"The best way to predict your future is to create it." Abraham Lincoln

Lincoln High School Statesman

"The best way to predict your future is to create it." Abraham Lincoln

Lincoln High School Statesman

"The best way to predict your future is to create it." Abraham Lincoln

Lincoln High School Statesman

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Sportsmen or celebrities?

Cristiano+Ronaldo+sits+at+623+Million+Instagram+followers%2C+and+Lionel+Messi+sits+at+500+million%2C+making+these+two+the+most+followed+accounts+on+Instagram.
Ryan Calhoun
Cristiano Ronaldo sits at 623 Million Instagram followers, and Lionel Messi sits at 500 million, making these two the most followed accounts on Instagram.

Cristiano Ronaldo and Lionel Messi are the first and second most followed individuals on Instagram respectively, the latter just having reached the 500 million benchmark on Feb.27. The unfathomable followings amassed by these athletes are deserved and understandable in the context of their accomplishments, the pair having been awarded 13 ballon d’ors between them. That said, the popularity they have gained through their global dominance in the sporting world has had a clear effect on the world itself.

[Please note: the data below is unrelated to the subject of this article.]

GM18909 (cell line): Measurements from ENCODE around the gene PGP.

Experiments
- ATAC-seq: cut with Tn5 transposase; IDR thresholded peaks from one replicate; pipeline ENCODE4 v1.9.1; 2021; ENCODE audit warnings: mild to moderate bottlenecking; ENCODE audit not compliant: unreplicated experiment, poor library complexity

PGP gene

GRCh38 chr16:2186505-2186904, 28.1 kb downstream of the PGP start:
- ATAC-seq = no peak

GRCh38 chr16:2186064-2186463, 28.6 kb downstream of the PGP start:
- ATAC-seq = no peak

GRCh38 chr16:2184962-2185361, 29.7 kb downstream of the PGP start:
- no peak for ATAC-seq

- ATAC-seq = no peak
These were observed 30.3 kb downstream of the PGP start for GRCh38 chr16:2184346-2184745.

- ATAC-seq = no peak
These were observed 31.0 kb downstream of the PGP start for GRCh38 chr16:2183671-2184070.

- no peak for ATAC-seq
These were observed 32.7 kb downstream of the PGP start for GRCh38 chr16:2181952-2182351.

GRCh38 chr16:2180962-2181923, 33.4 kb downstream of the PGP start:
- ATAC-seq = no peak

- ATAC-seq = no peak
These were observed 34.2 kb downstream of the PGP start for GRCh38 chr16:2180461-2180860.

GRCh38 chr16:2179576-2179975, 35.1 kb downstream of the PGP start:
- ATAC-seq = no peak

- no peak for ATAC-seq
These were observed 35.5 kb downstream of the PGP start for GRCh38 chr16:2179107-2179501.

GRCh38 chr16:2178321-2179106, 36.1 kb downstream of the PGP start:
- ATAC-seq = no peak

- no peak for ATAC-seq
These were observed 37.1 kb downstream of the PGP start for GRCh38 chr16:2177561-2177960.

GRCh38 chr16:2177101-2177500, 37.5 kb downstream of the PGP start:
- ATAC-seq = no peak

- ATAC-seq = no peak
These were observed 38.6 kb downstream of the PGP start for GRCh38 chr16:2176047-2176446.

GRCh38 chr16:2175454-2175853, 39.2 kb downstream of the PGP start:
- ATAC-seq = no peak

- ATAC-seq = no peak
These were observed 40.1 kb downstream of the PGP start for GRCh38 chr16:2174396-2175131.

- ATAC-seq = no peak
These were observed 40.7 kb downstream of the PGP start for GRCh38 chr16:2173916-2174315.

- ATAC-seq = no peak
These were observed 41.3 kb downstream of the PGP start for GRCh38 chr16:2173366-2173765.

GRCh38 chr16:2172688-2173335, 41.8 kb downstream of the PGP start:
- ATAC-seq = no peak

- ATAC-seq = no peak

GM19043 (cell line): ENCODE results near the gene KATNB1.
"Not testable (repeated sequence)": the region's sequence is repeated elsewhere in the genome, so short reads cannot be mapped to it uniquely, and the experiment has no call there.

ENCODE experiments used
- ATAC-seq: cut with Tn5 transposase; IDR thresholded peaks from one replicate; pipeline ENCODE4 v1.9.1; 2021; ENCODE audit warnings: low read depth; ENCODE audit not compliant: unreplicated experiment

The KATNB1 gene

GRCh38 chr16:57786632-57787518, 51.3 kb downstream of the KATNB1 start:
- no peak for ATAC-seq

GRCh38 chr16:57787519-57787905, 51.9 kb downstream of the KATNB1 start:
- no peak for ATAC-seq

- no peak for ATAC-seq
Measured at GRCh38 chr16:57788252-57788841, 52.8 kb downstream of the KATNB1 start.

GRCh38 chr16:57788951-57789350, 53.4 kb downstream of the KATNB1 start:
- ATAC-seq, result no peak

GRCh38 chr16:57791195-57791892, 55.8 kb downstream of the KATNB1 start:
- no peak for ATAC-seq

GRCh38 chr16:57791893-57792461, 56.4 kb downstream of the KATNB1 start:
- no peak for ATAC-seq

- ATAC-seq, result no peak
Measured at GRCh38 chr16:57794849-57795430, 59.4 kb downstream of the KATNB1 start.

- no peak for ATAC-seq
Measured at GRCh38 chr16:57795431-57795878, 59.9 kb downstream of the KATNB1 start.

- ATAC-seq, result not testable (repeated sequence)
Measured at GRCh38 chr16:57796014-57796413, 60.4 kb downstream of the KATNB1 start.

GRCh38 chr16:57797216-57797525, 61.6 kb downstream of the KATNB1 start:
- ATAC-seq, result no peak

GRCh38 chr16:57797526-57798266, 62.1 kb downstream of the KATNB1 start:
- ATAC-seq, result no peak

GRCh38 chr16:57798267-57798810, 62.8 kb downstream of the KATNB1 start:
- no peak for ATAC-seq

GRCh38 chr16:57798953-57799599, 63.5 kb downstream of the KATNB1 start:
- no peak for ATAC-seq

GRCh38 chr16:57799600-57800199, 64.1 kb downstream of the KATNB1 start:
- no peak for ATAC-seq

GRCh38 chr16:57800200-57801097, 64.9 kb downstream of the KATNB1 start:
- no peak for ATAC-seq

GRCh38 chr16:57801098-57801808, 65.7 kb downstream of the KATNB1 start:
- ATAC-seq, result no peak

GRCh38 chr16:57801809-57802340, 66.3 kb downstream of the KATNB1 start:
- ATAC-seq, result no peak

In the early parts of their careers, Messi and Ronaldo had undeniable fame, but fame that was generally contained within the world of sports. In recent years, however, social media presence has become more and more of an important aspect of any athlete’s image. With their status as the two most influential athletes of this generation, social media provides a spotlight for Messi and Ronaldo, and one that can have both positive and negative effects. Athletes are praised and glorified on social media when performing well but abused when struggling, some even pressured into issuing formal apologies for their human errors. When it comes to outside factors impacting sports performance, though, Instagram is only the tip of the iceberg.